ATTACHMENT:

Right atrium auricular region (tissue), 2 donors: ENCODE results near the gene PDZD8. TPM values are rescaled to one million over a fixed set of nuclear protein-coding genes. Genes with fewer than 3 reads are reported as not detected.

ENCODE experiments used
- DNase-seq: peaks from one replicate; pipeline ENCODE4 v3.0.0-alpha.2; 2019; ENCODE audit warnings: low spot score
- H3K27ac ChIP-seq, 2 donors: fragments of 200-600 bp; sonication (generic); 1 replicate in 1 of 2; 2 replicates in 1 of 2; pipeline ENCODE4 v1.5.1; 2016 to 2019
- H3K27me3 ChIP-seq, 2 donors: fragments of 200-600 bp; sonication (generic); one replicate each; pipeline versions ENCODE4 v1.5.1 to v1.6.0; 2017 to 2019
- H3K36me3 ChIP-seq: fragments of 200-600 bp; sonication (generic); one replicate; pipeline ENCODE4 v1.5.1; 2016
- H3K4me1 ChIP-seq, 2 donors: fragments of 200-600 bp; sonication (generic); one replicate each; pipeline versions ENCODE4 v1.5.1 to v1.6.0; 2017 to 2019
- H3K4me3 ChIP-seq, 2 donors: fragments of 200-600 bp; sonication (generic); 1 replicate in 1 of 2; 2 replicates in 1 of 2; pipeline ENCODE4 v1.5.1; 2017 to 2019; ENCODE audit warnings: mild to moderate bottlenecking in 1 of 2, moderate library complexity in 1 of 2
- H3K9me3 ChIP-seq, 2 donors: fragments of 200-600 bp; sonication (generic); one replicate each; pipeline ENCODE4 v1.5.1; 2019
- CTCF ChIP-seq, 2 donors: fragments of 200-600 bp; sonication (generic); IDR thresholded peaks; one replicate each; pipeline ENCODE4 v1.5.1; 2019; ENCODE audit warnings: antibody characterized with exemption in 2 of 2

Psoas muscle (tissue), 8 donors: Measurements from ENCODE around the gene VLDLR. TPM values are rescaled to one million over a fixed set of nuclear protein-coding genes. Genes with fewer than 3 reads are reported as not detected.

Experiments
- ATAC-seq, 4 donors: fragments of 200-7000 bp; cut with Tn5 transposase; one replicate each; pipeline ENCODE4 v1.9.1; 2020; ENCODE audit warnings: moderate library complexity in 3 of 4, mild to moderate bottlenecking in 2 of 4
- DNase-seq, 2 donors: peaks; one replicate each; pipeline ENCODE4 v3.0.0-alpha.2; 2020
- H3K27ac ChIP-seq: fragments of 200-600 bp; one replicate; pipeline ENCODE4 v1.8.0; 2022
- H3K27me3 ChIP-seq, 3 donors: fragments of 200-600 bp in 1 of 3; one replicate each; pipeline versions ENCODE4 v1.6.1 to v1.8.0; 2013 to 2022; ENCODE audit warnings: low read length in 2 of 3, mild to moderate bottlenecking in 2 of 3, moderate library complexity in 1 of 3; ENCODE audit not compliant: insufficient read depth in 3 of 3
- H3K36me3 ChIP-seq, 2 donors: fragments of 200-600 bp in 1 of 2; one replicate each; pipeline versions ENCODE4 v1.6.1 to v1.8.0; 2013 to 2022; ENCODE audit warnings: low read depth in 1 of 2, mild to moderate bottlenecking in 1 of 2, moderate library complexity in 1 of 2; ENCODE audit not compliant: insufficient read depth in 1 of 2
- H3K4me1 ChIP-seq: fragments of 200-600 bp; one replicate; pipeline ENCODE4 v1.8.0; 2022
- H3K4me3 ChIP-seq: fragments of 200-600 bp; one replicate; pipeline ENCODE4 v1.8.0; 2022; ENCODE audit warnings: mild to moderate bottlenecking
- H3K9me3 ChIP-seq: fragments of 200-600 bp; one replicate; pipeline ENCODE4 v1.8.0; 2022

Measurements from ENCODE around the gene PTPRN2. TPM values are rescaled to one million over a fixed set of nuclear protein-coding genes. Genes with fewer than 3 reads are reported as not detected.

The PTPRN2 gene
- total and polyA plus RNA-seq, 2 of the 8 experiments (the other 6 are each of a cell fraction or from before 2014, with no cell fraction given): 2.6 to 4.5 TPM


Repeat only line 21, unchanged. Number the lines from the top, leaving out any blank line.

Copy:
Measurements from ENCODE around the gene PTPRN2. TPM values are rescaled to one million over a fixed set of nuclear protein-coding genes. Genes with fewer than 3 reads are reported as not detected.